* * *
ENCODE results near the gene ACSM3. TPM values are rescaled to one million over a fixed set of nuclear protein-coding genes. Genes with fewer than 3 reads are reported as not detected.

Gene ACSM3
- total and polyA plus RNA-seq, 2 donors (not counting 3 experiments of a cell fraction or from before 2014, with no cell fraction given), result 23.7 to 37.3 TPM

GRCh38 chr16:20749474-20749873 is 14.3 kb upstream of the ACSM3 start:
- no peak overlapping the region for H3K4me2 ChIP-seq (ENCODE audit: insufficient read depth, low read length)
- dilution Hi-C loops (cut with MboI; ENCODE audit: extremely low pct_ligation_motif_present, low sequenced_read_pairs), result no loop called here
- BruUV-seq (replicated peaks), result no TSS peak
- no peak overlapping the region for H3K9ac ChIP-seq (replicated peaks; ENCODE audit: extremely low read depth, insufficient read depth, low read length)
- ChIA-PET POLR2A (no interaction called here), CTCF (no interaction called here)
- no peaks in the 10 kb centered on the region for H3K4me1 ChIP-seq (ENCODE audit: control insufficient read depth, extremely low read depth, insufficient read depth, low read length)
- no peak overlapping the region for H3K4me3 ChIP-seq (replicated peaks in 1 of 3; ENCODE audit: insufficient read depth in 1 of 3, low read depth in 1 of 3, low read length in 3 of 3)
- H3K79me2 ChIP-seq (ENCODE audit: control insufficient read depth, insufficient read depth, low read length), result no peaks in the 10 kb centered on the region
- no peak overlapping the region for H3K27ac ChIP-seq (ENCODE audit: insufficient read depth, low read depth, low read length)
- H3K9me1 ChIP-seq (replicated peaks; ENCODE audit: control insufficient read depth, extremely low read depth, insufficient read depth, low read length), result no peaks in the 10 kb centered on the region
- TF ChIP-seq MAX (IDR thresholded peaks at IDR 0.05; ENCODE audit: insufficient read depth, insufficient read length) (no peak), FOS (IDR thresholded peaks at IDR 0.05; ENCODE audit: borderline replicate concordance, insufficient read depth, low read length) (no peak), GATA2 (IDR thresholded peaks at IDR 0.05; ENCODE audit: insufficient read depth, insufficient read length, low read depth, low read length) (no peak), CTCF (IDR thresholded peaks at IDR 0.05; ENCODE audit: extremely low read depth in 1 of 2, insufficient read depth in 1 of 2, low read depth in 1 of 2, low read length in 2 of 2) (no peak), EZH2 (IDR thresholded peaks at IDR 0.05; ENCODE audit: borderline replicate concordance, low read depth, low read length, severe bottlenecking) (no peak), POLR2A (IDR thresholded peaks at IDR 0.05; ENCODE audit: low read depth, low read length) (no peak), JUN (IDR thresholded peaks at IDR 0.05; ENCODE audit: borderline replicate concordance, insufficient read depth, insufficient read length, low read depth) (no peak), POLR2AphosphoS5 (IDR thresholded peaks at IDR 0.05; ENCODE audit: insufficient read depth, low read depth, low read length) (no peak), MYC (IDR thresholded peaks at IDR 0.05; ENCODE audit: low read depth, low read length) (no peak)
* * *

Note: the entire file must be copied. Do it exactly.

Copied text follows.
ENCODE results near the gene ACSM3. TPM values are rescaled to one million over a fixed set of nuclear protein-coding genes. Genes with fewer than 3 reads are reported as not detected.

Gene ACSM3
- total and polyA plus RNA-seq, 2 donors (not counting 3 experiments of a cell fraction or from before 2014, with no cell fraction given), result 23.7 to 37.3 TPM

GRCh38 chr16:20749474-20749873 is 14.3 kb upstream of the ACSM3 start:
- no peak overlapping the region for H3K4me2 ChIP-seq (ENCODE audit: insufficient read depth, low read length)
- dilution Hi-C loops (cut with MboI; ENCODE audit: extremely low pct_ligation_motif_present, low sequenced_read_pairs), result no loop called here
- BruUV-seq (replicated peaks), result no TSS peak
- no peak overlapping the region for H3K9ac ChIP-seq (replicated peaks; ENCODE audit: extremely low read depth, insufficient read depth, low read length)
- ChIA-PET POLR2A (no interaction called here), CTCF (no interaction called here)
- no peaks in the 10 kb centered on the region for H3K4me1 ChIP-seq (ENCODE audit: control insufficient read depth, extremely low read depth, insufficient read depth, low read length)
- no peak overlapping the region for H3K4me3 ChIP-seq (replicated peaks in 1 of 3; ENCODE audit: insufficient read depth in 1 of 3, low read depth in 1 of 3, low read length in 3 of 3)
- H3K79me2 ChIP-seq (ENCODE audit: control insufficient read depth, insufficient read depth, low read length), result no peaks in the 10 kb centered on the region
- no peak overlapping the region for H3K27ac ChIP-seq (ENCODE audit: insufficient read depth, low read depth, low read length)
- H3K9me1 ChIP-seq (replicated peaks; ENCODE audit: control insufficient read depth, extremely low read depth, insufficient read depth, low read length), result no peaks in the 10 kb centered on the region
- TF ChIP-seq MAX (IDR thresholded peaks at IDR 0.05; ENCODE audit: insufficient read depth, insufficient read length) (no peak), FOS (IDR thresholded peaks at IDR 0.05; ENCODE audit: borderline replicate concordance, insufficient read depth, low read length) (no peak), GATA2 (IDR thresholded peaks at IDR 0.05; ENCODE audit: insufficient read depth, insufficient read length, low read depth, low read length) (no peak), CTCF (IDR thresholded peaks at IDR 0.05; ENCODE audit: extremely low read depth in 1 of 2, insufficient read depth in 1 of 2, low read depth in 1 of 2, low read length in 2 of 2) (no peak), EZH2 (IDR thresholded peaks at IDR 0.05; ENCODE audit: borderline replicate concordance, low read depth, low read length, severe bottlenecking) (no peak), POLR2A (IDR thresholded peaks at IDR 0.05; ENCODE audit: low read depth, low read length) (no peak), JUN (IDR thresholded peaks at IDR 0.05; ENCODE audit: borderline replicate concordance, insufficient read depth, insufficient read length, low read depth) (no peak), POLR2AphosphoS5 (IDR thresholded peaks at IDR 0.05; ENCODE audit: insufficient read depth, low read depth, low read length) (no peak), MYC (IDR thresholded peaks at IDR 0.05; ENCODE audit: low read depth, low read length) (no peak)